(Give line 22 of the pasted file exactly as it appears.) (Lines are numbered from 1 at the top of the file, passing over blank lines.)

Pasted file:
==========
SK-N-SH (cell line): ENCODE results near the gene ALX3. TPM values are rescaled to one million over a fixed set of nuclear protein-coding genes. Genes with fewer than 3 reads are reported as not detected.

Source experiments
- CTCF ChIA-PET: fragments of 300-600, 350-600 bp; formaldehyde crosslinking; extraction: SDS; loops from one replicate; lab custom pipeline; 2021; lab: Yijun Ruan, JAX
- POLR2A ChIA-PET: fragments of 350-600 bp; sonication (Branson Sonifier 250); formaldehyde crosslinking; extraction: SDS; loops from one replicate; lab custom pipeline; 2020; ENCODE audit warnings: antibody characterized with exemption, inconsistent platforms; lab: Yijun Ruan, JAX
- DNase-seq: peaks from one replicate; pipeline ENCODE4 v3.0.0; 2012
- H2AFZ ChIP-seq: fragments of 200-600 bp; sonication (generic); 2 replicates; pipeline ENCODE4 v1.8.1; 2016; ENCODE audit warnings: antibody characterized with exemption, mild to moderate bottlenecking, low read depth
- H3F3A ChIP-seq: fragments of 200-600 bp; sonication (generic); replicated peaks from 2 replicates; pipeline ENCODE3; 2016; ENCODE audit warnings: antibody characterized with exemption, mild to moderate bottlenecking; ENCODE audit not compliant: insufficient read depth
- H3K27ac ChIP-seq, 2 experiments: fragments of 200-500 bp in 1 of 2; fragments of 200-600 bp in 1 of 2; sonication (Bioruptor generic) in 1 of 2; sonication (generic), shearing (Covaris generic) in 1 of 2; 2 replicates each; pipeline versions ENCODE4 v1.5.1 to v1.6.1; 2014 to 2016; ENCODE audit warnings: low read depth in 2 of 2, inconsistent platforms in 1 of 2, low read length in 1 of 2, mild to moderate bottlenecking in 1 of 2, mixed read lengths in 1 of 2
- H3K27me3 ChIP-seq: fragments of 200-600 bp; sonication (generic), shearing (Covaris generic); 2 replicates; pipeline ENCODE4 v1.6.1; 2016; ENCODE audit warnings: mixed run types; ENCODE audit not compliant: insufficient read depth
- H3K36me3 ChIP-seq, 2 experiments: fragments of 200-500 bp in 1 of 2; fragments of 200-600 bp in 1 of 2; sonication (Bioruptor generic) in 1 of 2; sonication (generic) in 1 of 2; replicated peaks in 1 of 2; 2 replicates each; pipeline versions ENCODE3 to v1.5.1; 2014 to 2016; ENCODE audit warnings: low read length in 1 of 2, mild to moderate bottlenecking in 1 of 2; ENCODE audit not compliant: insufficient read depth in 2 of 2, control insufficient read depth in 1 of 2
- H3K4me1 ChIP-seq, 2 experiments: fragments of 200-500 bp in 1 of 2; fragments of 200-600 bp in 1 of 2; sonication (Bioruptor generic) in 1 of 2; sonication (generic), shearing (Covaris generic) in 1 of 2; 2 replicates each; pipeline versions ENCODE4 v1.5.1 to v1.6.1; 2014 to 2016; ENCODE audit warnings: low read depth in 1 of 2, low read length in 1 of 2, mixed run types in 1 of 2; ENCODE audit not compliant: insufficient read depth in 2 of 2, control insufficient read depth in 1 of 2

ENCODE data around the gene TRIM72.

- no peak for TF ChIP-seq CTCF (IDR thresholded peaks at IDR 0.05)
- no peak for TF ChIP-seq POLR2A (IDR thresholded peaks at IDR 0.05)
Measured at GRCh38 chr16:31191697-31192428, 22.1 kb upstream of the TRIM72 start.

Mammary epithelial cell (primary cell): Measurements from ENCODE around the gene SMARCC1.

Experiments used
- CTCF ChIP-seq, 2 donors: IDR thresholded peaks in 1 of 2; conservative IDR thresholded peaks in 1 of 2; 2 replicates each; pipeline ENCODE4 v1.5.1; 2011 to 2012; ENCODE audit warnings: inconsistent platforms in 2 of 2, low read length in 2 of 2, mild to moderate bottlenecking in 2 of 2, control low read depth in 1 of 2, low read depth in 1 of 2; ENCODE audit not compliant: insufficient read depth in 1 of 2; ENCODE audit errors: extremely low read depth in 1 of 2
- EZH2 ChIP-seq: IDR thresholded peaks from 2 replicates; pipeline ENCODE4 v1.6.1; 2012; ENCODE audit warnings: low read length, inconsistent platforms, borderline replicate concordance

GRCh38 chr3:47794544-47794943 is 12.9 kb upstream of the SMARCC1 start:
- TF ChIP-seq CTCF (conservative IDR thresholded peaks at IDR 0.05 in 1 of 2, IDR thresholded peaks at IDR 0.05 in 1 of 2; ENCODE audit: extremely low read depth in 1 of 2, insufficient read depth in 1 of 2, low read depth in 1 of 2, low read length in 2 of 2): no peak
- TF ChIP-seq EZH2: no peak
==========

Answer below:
- TF ChIP-seq EZH2: no peak